Let me now turn to the third claim cited in the above introduction of Section 3
that ‘hardly any scientist in these fields is able to make successful predictions
about the future’, and more generally that predicting the future from the past
is inherently impossible in most complex systems. This view has recently been
defended persuasively in concrete prediction applications, such as in the socially
important issue of earthquake prediction (see e.g. the contributions in Nature
debate [1999]). In addition to the persistent failure in reaching a reliable earthquake predictive scheme up to the present day, this view is rooted theoretically
in the analogy between earthquakes and self-organized criticality (Bak, 1996).
Within this ‘fractal’ framework, there is no characteristic scale and the power-law
distribution of earthquake sizes suggests that the large earthquakes are nothing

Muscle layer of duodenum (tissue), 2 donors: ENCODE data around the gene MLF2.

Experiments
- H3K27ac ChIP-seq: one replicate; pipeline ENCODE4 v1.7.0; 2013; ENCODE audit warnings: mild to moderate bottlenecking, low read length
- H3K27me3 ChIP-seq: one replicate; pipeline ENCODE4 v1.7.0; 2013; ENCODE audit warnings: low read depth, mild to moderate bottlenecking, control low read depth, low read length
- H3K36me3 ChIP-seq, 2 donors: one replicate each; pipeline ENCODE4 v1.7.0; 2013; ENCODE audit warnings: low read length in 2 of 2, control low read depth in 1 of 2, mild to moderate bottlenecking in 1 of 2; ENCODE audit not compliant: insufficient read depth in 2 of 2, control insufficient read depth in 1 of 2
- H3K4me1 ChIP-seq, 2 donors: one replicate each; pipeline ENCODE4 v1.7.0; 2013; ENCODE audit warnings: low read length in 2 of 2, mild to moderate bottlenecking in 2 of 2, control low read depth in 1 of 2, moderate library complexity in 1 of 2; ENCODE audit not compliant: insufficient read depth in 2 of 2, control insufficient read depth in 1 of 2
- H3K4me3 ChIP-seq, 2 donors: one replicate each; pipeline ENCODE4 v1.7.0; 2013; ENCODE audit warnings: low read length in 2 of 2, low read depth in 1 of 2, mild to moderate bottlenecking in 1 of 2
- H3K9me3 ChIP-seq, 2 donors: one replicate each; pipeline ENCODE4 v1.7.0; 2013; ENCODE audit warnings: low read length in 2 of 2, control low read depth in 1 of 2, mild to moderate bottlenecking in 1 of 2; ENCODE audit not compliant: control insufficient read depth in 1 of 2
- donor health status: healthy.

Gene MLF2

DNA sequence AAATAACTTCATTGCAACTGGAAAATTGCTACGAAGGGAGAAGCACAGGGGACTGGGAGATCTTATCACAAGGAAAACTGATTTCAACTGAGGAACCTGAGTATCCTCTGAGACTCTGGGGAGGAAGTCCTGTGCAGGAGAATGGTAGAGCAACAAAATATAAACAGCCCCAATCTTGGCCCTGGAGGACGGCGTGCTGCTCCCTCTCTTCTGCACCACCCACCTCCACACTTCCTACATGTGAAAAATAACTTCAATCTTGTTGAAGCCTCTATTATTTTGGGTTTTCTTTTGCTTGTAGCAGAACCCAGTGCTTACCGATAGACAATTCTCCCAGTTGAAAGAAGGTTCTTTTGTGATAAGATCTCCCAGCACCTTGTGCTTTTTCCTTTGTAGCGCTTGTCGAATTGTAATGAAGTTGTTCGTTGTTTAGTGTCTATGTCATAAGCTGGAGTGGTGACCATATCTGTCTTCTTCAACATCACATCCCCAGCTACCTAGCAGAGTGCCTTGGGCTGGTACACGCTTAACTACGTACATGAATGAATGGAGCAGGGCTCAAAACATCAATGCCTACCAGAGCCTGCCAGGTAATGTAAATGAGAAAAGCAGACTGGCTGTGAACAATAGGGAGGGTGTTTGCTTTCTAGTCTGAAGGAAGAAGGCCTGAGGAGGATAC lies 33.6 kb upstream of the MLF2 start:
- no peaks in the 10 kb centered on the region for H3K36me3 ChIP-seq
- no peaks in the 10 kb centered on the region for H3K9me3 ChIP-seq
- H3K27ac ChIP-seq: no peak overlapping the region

but small earthquakes that did not stop. Large earthquakes are thus unpredictable
because their nucleation appears not to be different from that of the multitude of
small earthquakes.
Does this really hold for all features of complex systems? Take our personal
lives. We are not really interested in knowing in advance at what time we will
go to a given store or drive in a highway. We are much more interested in forecasting the major bifurcations ahead of us, involving the few important things,
like health, love and work, that count for our happiness. Similarly, predicting
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the detailed evolution of complex systems has no real value, and the fact that we
are taught that it is out of reach from a fundamental point of view does not
exclude the more interesting possibility of predicting the phases of evolutions
of complex systems that really count (Sornette, 1999).
It turns out that most complex systems around us do exhibit rare and sudden
transitions which occur over time intervals that are short compared with the